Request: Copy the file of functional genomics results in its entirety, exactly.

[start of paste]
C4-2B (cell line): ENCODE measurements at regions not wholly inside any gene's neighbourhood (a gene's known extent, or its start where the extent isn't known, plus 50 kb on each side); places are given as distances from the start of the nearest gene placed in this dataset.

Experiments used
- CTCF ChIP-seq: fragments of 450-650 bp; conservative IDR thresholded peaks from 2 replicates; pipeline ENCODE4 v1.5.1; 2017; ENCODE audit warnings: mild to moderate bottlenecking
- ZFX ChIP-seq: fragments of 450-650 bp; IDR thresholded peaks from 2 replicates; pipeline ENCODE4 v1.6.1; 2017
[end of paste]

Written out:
C4-2B (cell line): ENCODE measurements at regions not wholly inside any gene's neighbourhood (a gene's known extent, or its start where the extent isn't known, plus 50 kb on each side); places are given as distances from the start of the nearest gene placed in this dataset.

Experiments used
- CTCF ChIP-seq: fragments of 450-650 bp; conservative IDR thresholded peaks from 2 replicates; pipeline ENCODE4 v1.5.1; 2017; ENCODE audit warnings: mild to moderate bottlenecking
- ZFX ChIP-seq: fragments of 450-650 bp; IDR thresholded peaks from 2 replicates; pipeline ENCODE4 v1.6.1; 2017